HONG KONG • Hong Kong’s de facto central bank intervened to defend the local currency’s peg against the dollar for the second time in days.
The Hong Kong Monetary Authority (HKMA) bought HK$3.93 billion (RM1.96 billion) of local currency, according to its page on Bloomberg, after the Hong Kong dollar fell to the weak end of its HK$7.75-HK$7.85 trading band. It also purchased US$192 million (RM787.2 million) worth last Saturday. The move will reduce the aggregate balance, a measure of interbank liquidity, to US$70.9 billion on March 14.
Continued intervention may drive up local borrowing costs, which have lagged US rates despite the currency peg. That would intensify pressure on home values in the world’s most expensive property market, and weigh on the city’s economy. The aggregate balance stood at about HK$180 billion just 11 months ago.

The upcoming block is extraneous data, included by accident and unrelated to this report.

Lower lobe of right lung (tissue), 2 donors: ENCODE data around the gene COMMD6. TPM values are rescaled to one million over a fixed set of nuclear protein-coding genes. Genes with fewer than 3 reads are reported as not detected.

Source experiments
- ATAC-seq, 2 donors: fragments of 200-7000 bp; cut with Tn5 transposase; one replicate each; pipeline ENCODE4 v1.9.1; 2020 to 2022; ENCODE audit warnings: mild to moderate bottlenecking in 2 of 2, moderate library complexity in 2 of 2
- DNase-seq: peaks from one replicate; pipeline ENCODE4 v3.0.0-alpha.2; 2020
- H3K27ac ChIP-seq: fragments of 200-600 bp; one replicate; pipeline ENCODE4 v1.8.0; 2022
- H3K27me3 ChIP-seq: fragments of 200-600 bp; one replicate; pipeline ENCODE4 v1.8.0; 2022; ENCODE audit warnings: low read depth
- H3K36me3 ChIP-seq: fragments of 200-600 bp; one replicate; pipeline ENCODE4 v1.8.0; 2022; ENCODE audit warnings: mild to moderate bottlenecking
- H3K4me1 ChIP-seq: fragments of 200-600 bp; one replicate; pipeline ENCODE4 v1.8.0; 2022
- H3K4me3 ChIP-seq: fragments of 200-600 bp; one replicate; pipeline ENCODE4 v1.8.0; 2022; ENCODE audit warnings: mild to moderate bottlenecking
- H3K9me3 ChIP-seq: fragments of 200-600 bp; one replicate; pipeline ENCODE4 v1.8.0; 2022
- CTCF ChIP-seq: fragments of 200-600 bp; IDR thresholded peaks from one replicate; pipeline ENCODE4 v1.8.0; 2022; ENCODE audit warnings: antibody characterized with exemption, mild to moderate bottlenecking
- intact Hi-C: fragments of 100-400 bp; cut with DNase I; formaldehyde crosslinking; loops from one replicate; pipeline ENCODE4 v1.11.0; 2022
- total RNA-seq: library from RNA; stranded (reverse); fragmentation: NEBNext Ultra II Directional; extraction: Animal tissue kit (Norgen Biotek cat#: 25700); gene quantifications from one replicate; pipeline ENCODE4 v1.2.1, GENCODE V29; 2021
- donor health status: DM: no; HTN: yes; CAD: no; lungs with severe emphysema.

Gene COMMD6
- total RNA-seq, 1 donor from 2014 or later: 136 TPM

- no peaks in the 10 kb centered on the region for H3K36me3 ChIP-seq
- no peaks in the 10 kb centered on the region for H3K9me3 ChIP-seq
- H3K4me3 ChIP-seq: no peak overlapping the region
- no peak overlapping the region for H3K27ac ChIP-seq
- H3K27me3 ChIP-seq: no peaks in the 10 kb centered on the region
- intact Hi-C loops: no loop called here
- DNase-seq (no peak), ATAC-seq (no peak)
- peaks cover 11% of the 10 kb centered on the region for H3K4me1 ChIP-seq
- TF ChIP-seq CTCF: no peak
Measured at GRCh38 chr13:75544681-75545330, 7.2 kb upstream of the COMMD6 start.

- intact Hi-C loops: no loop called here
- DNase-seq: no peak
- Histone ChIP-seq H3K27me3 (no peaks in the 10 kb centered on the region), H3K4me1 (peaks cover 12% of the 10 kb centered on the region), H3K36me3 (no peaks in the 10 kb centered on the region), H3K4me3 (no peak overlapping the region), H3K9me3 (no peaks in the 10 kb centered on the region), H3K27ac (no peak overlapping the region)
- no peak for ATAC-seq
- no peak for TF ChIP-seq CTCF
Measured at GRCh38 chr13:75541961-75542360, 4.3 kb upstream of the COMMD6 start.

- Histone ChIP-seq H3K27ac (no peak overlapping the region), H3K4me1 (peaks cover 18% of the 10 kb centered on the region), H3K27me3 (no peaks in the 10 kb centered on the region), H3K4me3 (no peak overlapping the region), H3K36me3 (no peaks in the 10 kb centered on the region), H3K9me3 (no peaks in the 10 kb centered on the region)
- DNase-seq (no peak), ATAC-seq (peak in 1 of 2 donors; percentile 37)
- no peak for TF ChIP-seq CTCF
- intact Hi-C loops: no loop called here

The Hong Kong dollar was 7.8499 per greenback as of 8:19am local time yesterday. The city’s one-month interbank borrowing costs, known as Hibor, have risen eight basis points to 1.43% this week, the highest since Jan 9, and up from a low of 0.91% last month. The equivalent US Libor is at 2.5%. The gap makes it profitable to short the Hong Kong dollar, which has been near the weak end of its band for weeks.
HKMA deputy CEO Howard Lee last Saturday attributed the gap to abundant liquidity in the currency market, weak demand for loans and a lack of large-scale initial public offerings in Hong Kong. — Bloomberg